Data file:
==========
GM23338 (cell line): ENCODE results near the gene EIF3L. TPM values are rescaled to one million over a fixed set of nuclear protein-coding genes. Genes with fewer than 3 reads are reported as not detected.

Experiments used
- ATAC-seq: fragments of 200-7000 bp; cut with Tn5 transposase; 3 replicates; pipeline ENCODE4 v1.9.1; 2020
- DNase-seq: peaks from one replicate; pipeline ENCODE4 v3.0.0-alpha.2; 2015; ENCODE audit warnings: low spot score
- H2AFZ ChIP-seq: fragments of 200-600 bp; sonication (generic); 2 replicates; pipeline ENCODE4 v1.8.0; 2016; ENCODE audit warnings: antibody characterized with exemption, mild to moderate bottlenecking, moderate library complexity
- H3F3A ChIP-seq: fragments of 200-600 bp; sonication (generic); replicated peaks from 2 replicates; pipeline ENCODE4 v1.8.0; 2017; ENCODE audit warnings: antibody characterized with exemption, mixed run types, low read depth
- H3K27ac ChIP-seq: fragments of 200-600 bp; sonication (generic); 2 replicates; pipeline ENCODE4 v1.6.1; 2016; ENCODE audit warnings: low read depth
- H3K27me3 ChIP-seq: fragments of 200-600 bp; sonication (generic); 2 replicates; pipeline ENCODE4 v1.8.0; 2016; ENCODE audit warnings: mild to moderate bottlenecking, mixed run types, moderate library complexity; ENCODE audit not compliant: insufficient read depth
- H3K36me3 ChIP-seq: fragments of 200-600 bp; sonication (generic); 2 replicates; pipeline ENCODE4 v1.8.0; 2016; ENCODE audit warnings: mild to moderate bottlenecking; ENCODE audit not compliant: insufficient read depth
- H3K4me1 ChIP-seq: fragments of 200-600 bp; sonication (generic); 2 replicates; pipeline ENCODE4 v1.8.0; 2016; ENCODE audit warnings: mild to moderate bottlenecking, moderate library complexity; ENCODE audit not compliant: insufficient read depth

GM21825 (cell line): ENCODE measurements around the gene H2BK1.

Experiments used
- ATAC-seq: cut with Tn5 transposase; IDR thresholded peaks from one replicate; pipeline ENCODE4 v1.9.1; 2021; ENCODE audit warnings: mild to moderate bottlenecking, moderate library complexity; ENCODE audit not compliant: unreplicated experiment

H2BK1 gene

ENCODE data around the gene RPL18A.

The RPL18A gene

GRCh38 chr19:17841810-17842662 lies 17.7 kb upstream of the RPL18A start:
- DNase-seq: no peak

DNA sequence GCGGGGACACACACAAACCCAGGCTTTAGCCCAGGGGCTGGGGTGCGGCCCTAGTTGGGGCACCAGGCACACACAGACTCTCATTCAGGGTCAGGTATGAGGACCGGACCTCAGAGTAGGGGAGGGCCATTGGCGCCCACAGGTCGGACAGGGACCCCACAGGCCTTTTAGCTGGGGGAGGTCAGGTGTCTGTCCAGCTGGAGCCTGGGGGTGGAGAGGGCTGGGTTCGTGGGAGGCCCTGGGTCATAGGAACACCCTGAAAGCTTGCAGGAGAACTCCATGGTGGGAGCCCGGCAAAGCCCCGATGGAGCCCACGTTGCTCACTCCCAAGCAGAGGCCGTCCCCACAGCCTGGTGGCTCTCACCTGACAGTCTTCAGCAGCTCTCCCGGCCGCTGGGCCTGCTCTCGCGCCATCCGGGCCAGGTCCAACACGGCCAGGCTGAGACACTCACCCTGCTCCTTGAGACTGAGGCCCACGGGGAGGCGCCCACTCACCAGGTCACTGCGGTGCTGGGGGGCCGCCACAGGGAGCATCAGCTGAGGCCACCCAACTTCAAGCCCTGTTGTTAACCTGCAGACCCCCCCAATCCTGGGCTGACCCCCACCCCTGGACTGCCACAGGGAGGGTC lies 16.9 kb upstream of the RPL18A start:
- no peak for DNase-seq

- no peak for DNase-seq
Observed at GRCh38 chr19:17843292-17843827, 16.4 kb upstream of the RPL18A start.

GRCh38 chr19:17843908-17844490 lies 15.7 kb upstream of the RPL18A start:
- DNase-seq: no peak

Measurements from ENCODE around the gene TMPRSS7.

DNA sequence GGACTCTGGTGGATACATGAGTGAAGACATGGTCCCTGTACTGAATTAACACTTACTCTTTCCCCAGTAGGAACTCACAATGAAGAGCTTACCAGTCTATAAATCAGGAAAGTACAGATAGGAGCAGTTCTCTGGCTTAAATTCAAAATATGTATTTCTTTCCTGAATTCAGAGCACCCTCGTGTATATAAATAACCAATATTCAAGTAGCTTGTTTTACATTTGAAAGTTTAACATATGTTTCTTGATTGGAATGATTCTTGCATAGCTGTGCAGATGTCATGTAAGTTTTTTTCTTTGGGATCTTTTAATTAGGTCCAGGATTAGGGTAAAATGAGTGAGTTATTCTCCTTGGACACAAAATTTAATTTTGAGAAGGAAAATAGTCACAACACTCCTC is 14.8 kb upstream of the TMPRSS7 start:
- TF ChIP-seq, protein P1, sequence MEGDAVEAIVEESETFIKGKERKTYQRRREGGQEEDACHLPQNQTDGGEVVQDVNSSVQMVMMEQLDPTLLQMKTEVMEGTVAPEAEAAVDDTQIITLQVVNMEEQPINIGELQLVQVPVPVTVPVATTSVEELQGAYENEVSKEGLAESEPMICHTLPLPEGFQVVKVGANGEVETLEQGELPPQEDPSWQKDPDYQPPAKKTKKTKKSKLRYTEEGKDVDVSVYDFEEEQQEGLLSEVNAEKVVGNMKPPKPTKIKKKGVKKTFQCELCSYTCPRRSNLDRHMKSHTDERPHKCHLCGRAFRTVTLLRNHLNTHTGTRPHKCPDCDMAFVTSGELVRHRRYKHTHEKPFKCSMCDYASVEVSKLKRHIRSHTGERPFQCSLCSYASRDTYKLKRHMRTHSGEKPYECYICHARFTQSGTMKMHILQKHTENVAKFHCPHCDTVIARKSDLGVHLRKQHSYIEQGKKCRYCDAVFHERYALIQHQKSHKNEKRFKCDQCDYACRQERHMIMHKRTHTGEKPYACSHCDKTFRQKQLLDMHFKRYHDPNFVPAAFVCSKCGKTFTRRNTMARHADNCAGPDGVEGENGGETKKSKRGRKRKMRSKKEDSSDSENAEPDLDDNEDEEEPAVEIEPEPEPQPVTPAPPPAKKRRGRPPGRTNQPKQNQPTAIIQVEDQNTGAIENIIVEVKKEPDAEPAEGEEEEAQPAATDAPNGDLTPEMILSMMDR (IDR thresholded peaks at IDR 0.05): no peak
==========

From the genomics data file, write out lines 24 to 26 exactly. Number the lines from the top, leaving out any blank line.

- DNase-seq: no peak

Measurements from ENCODE around the gene TMPRSS7.

DNA sequence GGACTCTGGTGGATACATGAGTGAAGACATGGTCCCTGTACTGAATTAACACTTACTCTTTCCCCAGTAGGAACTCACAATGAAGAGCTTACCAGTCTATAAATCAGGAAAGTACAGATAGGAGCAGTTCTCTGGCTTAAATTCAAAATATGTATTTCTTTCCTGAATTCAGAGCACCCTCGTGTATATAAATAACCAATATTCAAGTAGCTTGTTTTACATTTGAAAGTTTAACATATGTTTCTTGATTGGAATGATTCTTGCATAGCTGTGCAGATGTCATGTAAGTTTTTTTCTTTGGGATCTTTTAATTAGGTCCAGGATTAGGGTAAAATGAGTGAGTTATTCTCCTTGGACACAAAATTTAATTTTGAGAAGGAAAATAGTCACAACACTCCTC is 14.8 kb upstream of the TMPRSS7 start: